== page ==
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Perseus and Andromeda. Lord Frederic Leighton. 1891.Pegasus is a Renaissance addition to the mythology of Perseus and the rescue of Andromeda. In earlier versions, Perseus defeats the Medusa and rescues Andromeda from the sea serpent with the aid of winged sandals. Greek mythology links Pegasus to two heroes: Bellerophon and Perseus. Medusa. Arnold Bocklin. 1878.
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THE SLAYING OF THE MEDUSA AND THE RESCUE OF ANDROMEDA
 
Medusa

Polydectes, king of the island of Seriphos, lusted for Danae, the mother of Perseus. Wishing to pursue the mother unchallenged, the king devised a way to be rid of her son. He held a banquet where he required from each guest the gift of a horse. Perseus had none and so promised to bring some other offering instead. Polydectes demanded the head of the Medusa.

The Medusa was once a beautiful woman who fell in love with Poseidon. They had a tryst in the temple of Athena and when the goddess found the pair, she transformed her into a Gorgon.

A Gorgon was a winged beast who had a tangle of serpents for hair and whose visage was so monstrous that it turned the beholder into stone. Since no mortal had ever survived a battle with the Medusa, Polydectes was certain that this quest would be the death of Perseus. However, before he left, Athena and Hermes gave Perseus two weapons especially suited for the battle: a highly polished shield and the adamantine sword.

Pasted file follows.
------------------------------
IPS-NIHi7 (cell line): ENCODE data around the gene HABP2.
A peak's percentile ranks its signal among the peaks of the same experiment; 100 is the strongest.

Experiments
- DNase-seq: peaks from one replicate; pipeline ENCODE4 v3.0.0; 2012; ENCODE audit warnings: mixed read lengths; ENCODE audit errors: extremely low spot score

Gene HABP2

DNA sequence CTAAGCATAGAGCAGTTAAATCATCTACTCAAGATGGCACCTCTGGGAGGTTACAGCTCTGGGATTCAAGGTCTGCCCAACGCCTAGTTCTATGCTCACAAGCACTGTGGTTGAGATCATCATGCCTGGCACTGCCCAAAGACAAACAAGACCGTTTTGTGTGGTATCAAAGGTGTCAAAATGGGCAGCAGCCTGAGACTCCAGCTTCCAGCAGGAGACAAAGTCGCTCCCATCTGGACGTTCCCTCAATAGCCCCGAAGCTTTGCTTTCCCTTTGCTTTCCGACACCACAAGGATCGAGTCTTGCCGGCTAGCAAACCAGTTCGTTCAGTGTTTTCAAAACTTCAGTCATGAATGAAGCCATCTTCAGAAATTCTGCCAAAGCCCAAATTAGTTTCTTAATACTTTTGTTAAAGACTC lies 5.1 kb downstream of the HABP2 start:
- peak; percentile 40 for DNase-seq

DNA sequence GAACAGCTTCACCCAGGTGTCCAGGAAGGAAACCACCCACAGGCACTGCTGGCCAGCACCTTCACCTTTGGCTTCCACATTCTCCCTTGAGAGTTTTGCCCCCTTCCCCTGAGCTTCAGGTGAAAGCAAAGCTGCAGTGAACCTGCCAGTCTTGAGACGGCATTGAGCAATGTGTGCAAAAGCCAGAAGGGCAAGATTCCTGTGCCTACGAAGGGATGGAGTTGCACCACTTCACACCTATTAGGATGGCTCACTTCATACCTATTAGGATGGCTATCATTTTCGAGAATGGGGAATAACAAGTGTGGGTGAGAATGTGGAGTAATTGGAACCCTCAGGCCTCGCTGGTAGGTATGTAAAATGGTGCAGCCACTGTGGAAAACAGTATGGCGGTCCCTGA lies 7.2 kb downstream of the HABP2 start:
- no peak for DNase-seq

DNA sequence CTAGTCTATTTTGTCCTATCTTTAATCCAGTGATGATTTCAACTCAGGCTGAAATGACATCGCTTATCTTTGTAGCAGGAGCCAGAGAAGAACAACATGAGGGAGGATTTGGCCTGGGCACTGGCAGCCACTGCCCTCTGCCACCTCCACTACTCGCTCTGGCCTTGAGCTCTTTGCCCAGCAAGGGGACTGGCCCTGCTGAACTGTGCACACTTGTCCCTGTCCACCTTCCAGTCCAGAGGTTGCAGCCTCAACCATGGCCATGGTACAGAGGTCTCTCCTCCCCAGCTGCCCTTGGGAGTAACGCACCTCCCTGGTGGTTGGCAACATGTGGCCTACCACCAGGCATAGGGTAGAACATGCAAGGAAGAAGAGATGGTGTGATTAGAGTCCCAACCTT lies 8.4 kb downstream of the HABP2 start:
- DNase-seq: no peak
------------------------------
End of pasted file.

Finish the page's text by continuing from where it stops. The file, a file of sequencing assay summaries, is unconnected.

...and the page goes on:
In order to locate the Medusa, Perseus first visited the Graeae, the three blind sisters of the Gorgons. The Graeae shared one eye and one tooth. As they were passing the eye back and forth, Perseus seized it. He agreed to return it in exchange for the location of the Gorgons. The sisters reluctantly complied and our hero embarked for the lair of the Medusa.

All three Gorgons were sleeping when Perseus entered their cave. Rather than risking his death by looking directly in the Medusa's face, he beheaded her by using his divine shield as a mirror. He quickly stowed the severed head in a bag as proof of his conquest for Polydectes.

The other two Gorgons awoke and chased Perseus but the Medusa's magical blood transformed into the mythic horse Pegasus and on his winged back, he escaped.*

During the return to Seriphos, Perseus stopped in the kingdom of Ethiopia. Queen Cassiopaeia had brought a curse on the kingdom by bragging that she was equal in beauty to the goddess Aphrodite. Aphrodite punished the kingdom by sending a treacherous sea serpent. An oracle told Cassiopaeia, in order to save the kingdom, she must chain her daughter Andromeda to a rock at sea for the monster to devour.

With the help of Pegasus, Perseus battled the sea serpent and won. He then freed Andromeda and claimed her as his bride. However, she was already betrothed to Phineus. At the wedding, a quarrel broke out between the two men and Perseus unveiled the Medusa, turning his rival into stone.

Ultimately Perseus returned to his homeland of Seriphos. When he arrived, he learned that Polydectes was pursuing his mother so violently that she had gone into hiding. Perseus then killed the king with the head of the Medusa.

 

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